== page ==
Mechanisms of nutrient alteration of hepatic protein synthesis during sepsis are unclear. In vitro, arginine downregulates endotoxin-stimulated hepatocyte protein synthesis but in vivo effects are unknown. This study evaluated the effects of supplemental arginine or glycine on fibrinogen (acute-phase protein), histone, albumin, and liver protein synthesis after Gram-negative sepsis in the rat. Adult rats (225 g, n = 36) were randomized to receive isonitrogenous isocaloric total parenteral nutrition supplemented with 264 mg of N per kilogram per day as either arginine or glycine. On day 5, each group was further randomized to control or sepsis. Sepsis was induced by injection of 8 x 107 Escherichia coli per 100 g body weight, and then a continuous infusion of [1-14C]leucine was started. The rats were sacrificed 4 hours later. The fractional protein synthesis rates (percent per day) of histone, fibrinogen, albumin, and liver were determined. Supplemental arginine led to significantly increased histone (p < 0.05, analysis of variance) and fibrinogen (p < 0.01, analysis of variance) synthesis in the septic rats compared with all other groups. Histone and albumin synthesis were also significantly increased (p < 0.05) in the arginine-supplemented control group compared with the glycine-supplemented control group. Arginine supplementation during sepsis significantly increased (p < 0.05) albumin and liver protein synthesis compared with controls. Histones which are involved in DNA synthesis and are rich in arginine may play a role in the host response to stress and sepsis. These in vivo results appear to contradict hepatocyte-Kupffer cell coculture studies perhaps because of the hormonal and cytokine responses to nutrient substrate and acute septicemia.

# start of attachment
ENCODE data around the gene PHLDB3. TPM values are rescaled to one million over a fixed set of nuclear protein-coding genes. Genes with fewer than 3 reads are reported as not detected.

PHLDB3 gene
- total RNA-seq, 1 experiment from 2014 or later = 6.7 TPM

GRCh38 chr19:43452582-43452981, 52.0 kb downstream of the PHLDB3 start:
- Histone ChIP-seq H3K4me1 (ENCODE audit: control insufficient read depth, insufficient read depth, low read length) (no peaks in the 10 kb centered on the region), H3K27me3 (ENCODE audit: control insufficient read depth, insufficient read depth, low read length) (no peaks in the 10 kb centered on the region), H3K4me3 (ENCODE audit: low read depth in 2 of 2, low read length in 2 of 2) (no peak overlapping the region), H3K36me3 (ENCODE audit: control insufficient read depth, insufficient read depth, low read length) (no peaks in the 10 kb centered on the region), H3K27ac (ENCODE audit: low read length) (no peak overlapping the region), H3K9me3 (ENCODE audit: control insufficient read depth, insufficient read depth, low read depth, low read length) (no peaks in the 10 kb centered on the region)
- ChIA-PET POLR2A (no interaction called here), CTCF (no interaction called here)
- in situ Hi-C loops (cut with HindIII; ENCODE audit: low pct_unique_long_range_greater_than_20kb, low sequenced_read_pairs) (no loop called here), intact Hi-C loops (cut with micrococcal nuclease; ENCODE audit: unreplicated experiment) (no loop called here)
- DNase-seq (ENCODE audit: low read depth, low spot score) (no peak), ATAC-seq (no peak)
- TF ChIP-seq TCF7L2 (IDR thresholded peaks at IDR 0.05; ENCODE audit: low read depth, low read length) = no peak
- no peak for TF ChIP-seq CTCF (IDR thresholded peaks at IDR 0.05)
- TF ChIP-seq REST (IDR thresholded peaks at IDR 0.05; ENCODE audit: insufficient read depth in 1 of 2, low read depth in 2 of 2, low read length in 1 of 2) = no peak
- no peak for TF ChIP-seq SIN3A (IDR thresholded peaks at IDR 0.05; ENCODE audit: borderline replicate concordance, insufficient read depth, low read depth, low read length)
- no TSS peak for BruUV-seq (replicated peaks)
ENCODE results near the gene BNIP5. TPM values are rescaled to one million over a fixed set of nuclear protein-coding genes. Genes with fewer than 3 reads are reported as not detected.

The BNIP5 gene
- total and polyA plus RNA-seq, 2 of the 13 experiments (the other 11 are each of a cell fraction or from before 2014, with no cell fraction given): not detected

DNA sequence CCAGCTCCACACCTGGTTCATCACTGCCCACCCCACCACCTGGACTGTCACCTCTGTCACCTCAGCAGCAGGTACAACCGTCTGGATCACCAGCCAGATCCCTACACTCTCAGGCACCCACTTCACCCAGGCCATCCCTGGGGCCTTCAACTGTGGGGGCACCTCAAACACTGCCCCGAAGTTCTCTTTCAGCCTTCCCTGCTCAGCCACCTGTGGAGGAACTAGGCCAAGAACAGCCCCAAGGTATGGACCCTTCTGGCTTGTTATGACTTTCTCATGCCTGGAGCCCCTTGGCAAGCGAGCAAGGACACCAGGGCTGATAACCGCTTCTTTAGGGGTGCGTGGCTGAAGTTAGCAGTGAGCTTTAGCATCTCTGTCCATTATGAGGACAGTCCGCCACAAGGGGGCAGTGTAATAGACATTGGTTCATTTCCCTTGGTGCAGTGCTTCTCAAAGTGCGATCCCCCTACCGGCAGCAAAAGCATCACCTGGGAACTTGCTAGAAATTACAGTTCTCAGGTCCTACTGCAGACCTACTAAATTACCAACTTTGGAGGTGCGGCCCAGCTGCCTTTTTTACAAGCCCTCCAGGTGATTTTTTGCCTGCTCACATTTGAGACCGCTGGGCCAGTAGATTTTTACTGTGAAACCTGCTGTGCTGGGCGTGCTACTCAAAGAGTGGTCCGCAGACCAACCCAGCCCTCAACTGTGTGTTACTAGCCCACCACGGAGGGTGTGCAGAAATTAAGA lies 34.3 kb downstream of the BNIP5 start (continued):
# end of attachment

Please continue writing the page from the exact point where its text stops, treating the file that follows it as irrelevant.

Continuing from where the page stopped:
All Science Journal Classification (ASJC) codes
- Medicine (miscellaneous)
- Nutrition and Dietetics